Football finance expert Kieran Maguire has looked at what it would take for billionaire owners the Glazer family to pack up and sell Manchester United Football Club.
In a highly detailed column for The Times, Maguire confirmed that when the Glazer family took over a controlling stake in Man United in 2005 for an estimated £790m, the club had £6m in the bank and zero debt.
Fast forward 16-years and the picture is far less rosy.
Sunday afternoon saw thousands of fans voice their discontent during a tense protest outside of Old Trafford – the club’s iconic stadium.
Fans’ misery has been piled on by the recently collapsed plans to form a pioneering breakaway league in favour of a European Super League.
Taking to the Old Trafford turf just hours before their team’s Premier League match against rivals Liverpool was scheduled to kick-off, Man United fans could be heard chanting “We want Glazers out! – We want Glazers out!”
In what is now becoming a widespread movement designed to force the Glazer family out of the club, Maguire has hinted at what it could take for Man United’s ownership to change hands.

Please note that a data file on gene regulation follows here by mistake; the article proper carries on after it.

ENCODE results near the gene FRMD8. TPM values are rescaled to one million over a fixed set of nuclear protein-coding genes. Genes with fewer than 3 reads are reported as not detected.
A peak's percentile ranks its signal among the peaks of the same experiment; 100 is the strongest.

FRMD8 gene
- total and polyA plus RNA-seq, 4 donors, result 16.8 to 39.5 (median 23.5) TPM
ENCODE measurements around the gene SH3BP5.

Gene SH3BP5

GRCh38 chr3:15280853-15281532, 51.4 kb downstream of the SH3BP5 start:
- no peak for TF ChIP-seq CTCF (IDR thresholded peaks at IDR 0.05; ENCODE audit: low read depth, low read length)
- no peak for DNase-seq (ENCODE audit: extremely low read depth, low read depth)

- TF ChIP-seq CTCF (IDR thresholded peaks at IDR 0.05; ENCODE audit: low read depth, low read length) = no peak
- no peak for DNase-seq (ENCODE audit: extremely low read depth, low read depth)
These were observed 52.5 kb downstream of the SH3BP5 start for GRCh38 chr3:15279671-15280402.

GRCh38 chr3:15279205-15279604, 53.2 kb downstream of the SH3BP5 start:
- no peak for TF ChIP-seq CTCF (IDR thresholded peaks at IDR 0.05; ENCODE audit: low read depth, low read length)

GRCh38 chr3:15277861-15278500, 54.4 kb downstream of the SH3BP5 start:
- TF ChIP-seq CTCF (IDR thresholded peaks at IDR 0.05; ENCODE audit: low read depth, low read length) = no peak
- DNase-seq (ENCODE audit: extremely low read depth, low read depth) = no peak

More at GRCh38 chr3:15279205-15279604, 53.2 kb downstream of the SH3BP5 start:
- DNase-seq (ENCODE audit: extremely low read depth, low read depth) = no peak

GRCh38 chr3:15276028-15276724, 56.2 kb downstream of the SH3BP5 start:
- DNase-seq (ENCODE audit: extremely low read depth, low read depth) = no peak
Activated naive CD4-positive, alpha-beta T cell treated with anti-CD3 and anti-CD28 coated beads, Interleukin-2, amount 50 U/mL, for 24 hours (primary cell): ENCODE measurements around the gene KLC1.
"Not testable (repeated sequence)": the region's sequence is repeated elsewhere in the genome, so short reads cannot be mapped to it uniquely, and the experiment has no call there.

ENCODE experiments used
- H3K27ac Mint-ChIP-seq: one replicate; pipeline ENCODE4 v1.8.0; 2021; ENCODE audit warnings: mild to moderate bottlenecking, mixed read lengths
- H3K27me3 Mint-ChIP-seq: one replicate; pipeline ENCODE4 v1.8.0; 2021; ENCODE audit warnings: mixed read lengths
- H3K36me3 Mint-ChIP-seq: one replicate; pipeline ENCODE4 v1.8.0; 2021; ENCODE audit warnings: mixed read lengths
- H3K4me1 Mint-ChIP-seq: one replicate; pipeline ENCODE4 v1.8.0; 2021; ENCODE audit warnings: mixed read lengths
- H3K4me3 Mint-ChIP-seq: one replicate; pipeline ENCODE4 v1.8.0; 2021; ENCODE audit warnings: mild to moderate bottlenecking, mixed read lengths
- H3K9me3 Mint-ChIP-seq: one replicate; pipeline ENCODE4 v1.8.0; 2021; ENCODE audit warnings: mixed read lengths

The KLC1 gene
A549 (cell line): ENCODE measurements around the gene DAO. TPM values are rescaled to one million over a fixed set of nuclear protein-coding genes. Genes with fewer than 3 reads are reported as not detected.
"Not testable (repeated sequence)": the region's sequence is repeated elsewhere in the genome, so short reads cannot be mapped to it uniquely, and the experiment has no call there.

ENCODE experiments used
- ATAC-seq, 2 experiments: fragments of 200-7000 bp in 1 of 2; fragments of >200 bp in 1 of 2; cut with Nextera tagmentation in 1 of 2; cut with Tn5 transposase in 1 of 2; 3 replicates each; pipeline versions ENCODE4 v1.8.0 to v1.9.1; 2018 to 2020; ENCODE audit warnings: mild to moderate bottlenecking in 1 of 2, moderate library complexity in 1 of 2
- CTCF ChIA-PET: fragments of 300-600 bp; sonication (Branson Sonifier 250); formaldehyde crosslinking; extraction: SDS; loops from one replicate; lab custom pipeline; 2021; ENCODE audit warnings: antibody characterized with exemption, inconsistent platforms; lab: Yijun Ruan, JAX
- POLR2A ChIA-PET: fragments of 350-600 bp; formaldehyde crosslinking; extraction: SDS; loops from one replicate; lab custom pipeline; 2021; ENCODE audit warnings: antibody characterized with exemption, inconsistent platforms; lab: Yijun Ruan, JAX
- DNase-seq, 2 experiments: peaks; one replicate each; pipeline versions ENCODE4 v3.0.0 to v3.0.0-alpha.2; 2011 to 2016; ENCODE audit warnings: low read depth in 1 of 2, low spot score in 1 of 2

“At present, the shares are worth about £2.1 billion,” Maguire wrote. “Anyone wanting to take over the club would have to pay a premium to persuade the Glazers to sell, so realistically a £3 billion offer would be necessary, leaving them with a handsome profit.
“In addition, lenders may invoke a change of control clause and demand repayment from a new owner, which takes the overall price to about £4 billion.”
Although there have been several suggestions that a 50+1 ownership model could be introduced – the same as what the Bundesliga has – Maguire has warned that the idea may not work as well as fans think.
“The German Bundesliga 50+1 rule has also been championed by some,” he added. “The German FA prevents any single investor from owning more than half the shares in a club. This allows fans’ views to be represented in the boardroom if they act collectively to vote in directors.
“It is unlikely that such an idea would work in England as it potentially would require huge compensation to existing shareholders.
“An alternative approach could be achieved via either the FA or government legislation mandating that fans could appoint non-executive directors. These directors could vote at board meetings and even have a veto over key decisions such as resigning from a league, moving the stadium more than ten miles and change of club colours, crest etc.
“This would not require any financial costs to those involved.”